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Lupus. 1998;7 Suppl 2:S158-61.

Lessons from experimental APS models.

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  • 1Research Unit of Autoimmune Diseases, Sheba Medical Center, Tel-Hashomer, Israel.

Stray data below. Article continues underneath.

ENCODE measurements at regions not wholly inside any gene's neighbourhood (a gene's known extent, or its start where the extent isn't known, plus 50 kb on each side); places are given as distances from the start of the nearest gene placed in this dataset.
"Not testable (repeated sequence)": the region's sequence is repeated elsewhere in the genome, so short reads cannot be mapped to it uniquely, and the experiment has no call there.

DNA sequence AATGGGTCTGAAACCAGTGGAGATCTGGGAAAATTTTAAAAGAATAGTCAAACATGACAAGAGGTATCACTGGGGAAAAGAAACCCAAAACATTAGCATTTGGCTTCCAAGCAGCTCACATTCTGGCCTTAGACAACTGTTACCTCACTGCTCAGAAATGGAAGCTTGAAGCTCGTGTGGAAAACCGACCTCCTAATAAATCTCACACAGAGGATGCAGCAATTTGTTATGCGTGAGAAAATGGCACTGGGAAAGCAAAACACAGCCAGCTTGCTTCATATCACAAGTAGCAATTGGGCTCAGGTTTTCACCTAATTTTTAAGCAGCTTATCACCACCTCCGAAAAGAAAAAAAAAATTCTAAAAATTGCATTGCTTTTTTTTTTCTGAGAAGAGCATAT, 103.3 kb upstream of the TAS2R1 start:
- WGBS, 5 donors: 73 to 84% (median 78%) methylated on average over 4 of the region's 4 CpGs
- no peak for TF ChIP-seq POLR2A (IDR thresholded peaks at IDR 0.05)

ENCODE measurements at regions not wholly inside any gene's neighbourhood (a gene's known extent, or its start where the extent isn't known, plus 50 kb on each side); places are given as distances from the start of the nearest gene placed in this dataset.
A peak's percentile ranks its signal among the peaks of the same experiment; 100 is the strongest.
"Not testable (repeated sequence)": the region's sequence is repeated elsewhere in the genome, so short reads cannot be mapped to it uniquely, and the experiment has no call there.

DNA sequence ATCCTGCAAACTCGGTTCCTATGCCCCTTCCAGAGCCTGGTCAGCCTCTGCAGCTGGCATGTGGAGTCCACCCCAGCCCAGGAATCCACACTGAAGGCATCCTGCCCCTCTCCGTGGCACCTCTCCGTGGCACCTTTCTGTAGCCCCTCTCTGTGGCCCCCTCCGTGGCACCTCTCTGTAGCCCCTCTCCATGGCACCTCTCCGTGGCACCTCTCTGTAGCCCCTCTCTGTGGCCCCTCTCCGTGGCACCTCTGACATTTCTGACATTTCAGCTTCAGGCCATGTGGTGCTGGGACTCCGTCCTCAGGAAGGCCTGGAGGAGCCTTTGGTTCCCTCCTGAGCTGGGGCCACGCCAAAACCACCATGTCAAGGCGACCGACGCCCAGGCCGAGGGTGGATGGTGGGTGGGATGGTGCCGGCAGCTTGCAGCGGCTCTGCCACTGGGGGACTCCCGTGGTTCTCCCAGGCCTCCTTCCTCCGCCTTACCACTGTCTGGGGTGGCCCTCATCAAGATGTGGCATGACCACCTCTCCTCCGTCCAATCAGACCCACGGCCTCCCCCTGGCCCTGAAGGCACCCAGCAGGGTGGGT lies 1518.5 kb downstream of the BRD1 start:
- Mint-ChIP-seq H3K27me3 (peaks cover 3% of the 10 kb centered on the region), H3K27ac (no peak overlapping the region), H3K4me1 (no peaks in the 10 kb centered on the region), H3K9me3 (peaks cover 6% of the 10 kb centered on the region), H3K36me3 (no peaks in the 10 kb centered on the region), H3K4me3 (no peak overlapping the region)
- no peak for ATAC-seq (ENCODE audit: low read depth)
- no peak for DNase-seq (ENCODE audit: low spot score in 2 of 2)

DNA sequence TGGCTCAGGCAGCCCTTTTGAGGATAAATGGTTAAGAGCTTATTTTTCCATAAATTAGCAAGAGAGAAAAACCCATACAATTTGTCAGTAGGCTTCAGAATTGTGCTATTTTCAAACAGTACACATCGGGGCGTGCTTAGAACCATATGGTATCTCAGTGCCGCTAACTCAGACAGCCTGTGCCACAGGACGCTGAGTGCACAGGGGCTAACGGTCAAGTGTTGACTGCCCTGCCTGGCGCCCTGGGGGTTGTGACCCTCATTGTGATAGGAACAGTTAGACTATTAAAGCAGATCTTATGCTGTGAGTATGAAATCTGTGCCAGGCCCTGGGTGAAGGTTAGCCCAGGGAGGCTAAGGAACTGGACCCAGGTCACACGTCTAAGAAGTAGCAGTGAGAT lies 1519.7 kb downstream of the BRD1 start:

Several animal models for antiphospholipid syndrome (APS) have been reported in the literature. These experimental models have contributed significantly in resolving enigmas in this multisystemic disease. We, and others have previously shown the pathogenicity of anticardiolipin (aCL) antibodies in pregnancy outcome. We have expanded our studies to show the pathogenicity of aCL antibodies in renal dysfunction and neurological and behavioral impairments in animals with experimental APS. Animals immunized with aCL or with the cofactor beta2GPI developed clinical manifestations of APS, including fetal loss, thrombocytopenia and neurological and behavioral dysfunction, along with elevated levels of aPL antibodies. In another animal model, peripheral blood lymphocytes (PBLs) derived from APS patients could initiate APS manifestations with renal dysfunction in SCID mice. A unique in vivo model for thrombus formation was recently established to show the pathogenicity of aPL in thrombosis associated with APS. Histological evaluation of affected tissues derived from animals or from patients with APS have pointed to common mechanisms underlying APS, showing mainly thrombotic changes accompanied by mild inflammatory reaction.

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